USAID is partnering with private sector companies to improve gender-responsive land rights documentation and develop the capacity of communities to access and benefit from land.
Disputes over land are common in Mozambique, a country with a complex history of conflict, migration, resettlement, and land informality. Land in Mozambique is owned by the state, and citizens are provided legal, longterm land and resource use rights. While the country’s progressive land law does provide communities and citizens with tenure security, the majority of Mozambique’s rural population lacks the documentation, financial resources, and technical capacity to secure their rights in practice.
Balancing the need to support community land rights against a desire to increase private-sector investment in land has been challenging, and as a result, land policies meant to protect communities and smallholders have been implemented inequitably. Smallholder farmers often find themselves competing against private sector interests who garner state support because they have the means to be large-scale producers. This environment continues to make it difficult for undocumented smallholders to protect their land rights, invest into their land, and negotiate with the private sector.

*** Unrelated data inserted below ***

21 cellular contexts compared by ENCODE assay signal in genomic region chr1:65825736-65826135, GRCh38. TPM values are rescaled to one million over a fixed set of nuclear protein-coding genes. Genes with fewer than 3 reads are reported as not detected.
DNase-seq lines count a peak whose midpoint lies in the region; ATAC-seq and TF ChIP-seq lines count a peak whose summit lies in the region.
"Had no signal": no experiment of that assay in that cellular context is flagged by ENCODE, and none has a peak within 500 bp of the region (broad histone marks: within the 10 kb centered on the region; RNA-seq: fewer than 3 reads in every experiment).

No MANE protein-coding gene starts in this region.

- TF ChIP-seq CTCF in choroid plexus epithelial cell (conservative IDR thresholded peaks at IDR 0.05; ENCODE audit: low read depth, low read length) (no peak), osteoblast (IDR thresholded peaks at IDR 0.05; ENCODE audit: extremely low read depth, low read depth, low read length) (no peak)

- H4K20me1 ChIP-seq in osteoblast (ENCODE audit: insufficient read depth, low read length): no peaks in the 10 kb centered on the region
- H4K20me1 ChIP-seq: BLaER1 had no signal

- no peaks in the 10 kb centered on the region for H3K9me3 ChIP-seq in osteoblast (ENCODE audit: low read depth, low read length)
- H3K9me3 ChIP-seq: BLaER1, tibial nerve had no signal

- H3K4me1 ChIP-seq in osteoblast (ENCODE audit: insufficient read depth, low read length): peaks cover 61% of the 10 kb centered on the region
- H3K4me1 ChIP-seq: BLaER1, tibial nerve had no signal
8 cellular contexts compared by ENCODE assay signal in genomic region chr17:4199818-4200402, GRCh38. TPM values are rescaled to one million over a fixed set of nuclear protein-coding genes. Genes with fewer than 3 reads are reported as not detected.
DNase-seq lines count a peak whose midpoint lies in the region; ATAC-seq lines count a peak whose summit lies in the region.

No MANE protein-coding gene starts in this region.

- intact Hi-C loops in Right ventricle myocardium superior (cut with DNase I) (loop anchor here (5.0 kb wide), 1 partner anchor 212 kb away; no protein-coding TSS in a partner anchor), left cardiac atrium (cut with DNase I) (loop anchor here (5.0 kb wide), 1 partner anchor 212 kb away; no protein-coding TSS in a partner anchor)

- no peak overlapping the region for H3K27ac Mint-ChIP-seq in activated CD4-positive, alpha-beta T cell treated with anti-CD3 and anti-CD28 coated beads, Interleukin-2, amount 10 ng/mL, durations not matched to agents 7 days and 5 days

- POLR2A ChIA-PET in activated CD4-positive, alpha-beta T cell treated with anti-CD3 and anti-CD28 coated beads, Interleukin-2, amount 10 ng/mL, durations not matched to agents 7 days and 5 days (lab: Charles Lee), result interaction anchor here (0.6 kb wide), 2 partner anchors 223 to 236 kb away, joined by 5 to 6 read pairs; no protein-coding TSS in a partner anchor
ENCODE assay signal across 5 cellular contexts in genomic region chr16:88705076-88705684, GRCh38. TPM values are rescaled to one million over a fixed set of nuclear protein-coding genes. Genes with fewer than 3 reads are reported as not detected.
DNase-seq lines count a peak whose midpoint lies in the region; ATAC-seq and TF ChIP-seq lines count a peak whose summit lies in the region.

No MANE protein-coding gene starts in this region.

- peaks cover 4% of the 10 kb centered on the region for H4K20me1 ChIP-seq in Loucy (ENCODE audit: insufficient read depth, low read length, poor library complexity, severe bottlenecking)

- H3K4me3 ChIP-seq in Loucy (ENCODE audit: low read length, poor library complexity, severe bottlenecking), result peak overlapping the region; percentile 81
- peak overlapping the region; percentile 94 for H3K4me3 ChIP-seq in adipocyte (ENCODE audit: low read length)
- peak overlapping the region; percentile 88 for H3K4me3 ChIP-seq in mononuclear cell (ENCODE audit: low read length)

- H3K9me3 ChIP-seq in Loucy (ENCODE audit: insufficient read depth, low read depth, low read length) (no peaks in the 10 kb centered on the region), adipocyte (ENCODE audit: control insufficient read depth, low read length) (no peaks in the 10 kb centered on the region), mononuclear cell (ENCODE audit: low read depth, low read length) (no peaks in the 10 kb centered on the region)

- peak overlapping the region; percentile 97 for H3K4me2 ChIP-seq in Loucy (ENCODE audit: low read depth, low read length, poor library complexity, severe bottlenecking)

In Mozambique, USAID’s Integrated Land and Resource Governance (ILRG) program is working with communities, the private sector, and the Government of Mozambique to clarify and document land and resource rights, improve local land administration, and increase responsible land-based investments that benefit communities, with a special focus on securing women’s land rights. The five-year program (2018-2023) works to raise awareness of land and resource rights and supports communities to settle complicated land and boundary disputes.